Bent over at 90 degrees I could not straighten up, and the pain in my lower back felt like the muscles and skin were shredding with each step I took.  That sealed it, I’d made a huge mistake doing this.  But as with everything, the anesthesia left my system, my head cleared, pain meds still made me loopy, I came home and family took care of me and I came to peace with my decision.  I now have two breasts made of my own tissue, a tummy tuck and am very lucky to be recovering nicely.   I am standing mostly upright and slowly getting back to normal.  The scar is still slightly appalling, but that will fade.  The pain is manageable and I am getting around.  I cooked dinner two days in a row and made some cookies, I can’t complain.  And yet again, I am blessed.

 

 

Listen More Carefully

Post medical issue Hypochondria is a phenomena associated with any major illness.  Once you have had a heart attack, cancer, major surgery, or any accident you become hyper-aware of your body and it’s idiosyncracies.  Every ache, pain, twinge, pull, itch or mark becomes a major obstacle to be reviewed and examined.  I perseverate over every bump, lump and coloration near, on or around my bilateral mastectomy. Each time I raise my arm the skin pulls and the muscle is tight, but I do not run to the phone and call my PCP, or the oncologist, or radiologist. I wait, look again the next day, stretch a bit more to help the skin  and pass it off as nothing more than normal bodily changes caused by the barrage of therapies my poor body has been put through.  I do sometimes curse the therapies, the cancer and the lack of perfection (not that my body was ever perfect) but on the whole I am a relatively good patient with few anxieties but I do panic when I find a lump, I always have, because it could be breast cancer…and that one time it was.  Herein lies the irony, women are told, listen to your body, you know your body best, when something is not right you will know.  Therefore do I need to stop listening to my body after cancer because it will lie to me, trick me into thinking something is wrong?  Or do I just have to listen more carefully and evaluate more.

I also have the luxury of being married to a physician and if I am really concerned can bring him into the loop and posit the question, do you think this is normal?  And normal is relative of course.  The one area I have been remiss is this tingling in my arm and hand. This has gone on for about 6 weeks now and my personal physician says, get it looked at.

Last week was my final herceptin infusion.  17 infusions starting last July every three weeks.  It is an antibody so there are no side effects, and with my super nurse Barb I never had to worrying about the IV.  She is patient and methodical in choosing her vein, she doesn’t move quickly, remembers veins that have the little valve she got stuck on just once and quickly dispatches the iv and tapes it down.

But I digress, before the infusion I had an appointment with the PA for a checkup.  They do a cursory exam and ask you how things are going.  I mentioned a sore spot and the fact that I have had tingling in my arm and hand.  The PA immediately stopped the exam and sat down in the chair next to me totally exasperated. “Listen,” she said, “patients who have gone through what you have gone through have certain anxieties…”  I tried to stop her and say no, my arm…”no listen,” she interrupted, ” you are going to have anxieties about every little thing associated with your body.  You will think every little thing is a reocurance of your cancer and it is not.  You will worry about things that before you had cancer you would have ignored, and now you will think it is serious.  If something lasts for more than two weeks then you should call and come see us, otherwise don’t worry about it.”  Really?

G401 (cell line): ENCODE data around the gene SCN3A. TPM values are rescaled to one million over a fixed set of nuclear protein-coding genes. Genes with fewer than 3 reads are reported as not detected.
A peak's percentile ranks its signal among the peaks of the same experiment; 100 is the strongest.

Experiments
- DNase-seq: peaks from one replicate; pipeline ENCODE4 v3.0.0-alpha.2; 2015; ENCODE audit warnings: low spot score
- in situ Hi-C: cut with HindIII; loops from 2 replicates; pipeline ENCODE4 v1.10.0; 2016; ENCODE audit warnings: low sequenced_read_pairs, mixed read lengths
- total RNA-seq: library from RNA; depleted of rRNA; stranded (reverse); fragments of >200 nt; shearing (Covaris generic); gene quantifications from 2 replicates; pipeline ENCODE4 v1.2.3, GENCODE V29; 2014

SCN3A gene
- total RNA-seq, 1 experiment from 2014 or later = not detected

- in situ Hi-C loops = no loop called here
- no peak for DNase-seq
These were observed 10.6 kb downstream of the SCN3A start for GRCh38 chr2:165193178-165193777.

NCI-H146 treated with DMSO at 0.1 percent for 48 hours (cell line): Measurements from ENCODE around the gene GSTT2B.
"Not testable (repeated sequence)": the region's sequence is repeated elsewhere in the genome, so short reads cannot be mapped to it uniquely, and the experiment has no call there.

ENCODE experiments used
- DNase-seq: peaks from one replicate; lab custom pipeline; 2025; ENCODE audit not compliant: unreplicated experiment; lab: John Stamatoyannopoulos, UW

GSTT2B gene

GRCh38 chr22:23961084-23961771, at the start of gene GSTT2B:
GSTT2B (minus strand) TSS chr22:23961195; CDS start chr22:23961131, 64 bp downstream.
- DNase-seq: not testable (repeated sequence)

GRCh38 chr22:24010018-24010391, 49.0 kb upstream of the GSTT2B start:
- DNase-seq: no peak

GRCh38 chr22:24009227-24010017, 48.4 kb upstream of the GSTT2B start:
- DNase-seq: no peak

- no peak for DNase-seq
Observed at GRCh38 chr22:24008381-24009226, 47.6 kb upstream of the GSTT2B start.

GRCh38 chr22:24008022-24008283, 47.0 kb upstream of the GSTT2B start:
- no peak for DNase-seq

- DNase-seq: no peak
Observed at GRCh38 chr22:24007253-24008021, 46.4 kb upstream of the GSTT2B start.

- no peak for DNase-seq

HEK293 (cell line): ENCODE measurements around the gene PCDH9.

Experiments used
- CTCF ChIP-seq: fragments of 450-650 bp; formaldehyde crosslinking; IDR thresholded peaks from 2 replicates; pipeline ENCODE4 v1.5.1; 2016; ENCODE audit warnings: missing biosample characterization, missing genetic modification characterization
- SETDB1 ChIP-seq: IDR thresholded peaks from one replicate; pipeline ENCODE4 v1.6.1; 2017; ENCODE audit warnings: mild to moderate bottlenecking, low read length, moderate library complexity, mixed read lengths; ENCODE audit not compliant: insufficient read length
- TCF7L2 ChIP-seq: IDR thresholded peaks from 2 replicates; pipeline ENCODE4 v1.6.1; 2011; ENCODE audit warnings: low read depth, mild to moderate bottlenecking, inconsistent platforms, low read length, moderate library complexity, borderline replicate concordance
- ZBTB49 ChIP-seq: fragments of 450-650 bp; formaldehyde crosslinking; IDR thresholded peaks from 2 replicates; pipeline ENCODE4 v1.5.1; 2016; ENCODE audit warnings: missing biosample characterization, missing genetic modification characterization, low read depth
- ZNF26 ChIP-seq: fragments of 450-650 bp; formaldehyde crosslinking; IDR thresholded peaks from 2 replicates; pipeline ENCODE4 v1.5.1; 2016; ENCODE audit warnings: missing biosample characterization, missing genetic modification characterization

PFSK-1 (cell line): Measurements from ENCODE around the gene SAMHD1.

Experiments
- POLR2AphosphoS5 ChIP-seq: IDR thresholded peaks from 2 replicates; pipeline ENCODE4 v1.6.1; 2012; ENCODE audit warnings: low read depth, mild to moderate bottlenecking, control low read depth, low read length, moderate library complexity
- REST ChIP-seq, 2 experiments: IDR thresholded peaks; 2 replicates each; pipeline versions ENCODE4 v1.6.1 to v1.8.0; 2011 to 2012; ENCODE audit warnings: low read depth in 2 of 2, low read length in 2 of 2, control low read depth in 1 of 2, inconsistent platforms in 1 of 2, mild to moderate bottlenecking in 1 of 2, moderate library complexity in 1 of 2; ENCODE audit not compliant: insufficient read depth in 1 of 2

I should have stopped the PA and told her to listen more carefully to me first, then talk, but I didn’t, I just wanted to get out, get my infusion get done and be DONE.  I will have anxiety forever.  I am not 100% cured, no one is, and that means someday I may find another lump or bump or discoloration, or puckering and I’d better follow-up with it.  And hopefully the person I go to will listen more carefully.

It takes so little to bring us down.

I went to the dentist this morning.  I have a tiny wire bonded to and behind my bottom front teeth to keep them in place.  This is a braided wire about the thickness of a piece of dental floss that over time, eating, brushing and munching frays and breaks and needs repair.  I was in need of some repair a couple months ago and missed my appointment for a fix and then procrastinated in making another appointment.  The wire continued to deteriorate and I found the offending wire carving a sore on my tongue.  I couldn’t swallow, eat, talk, drink or sleep without severe pain and only gained relief using that magical dental wax – GUM-not the chewing, the brand.   Most of us have had canker sores and can understand how a small disturbance in our mouth can make life miserable.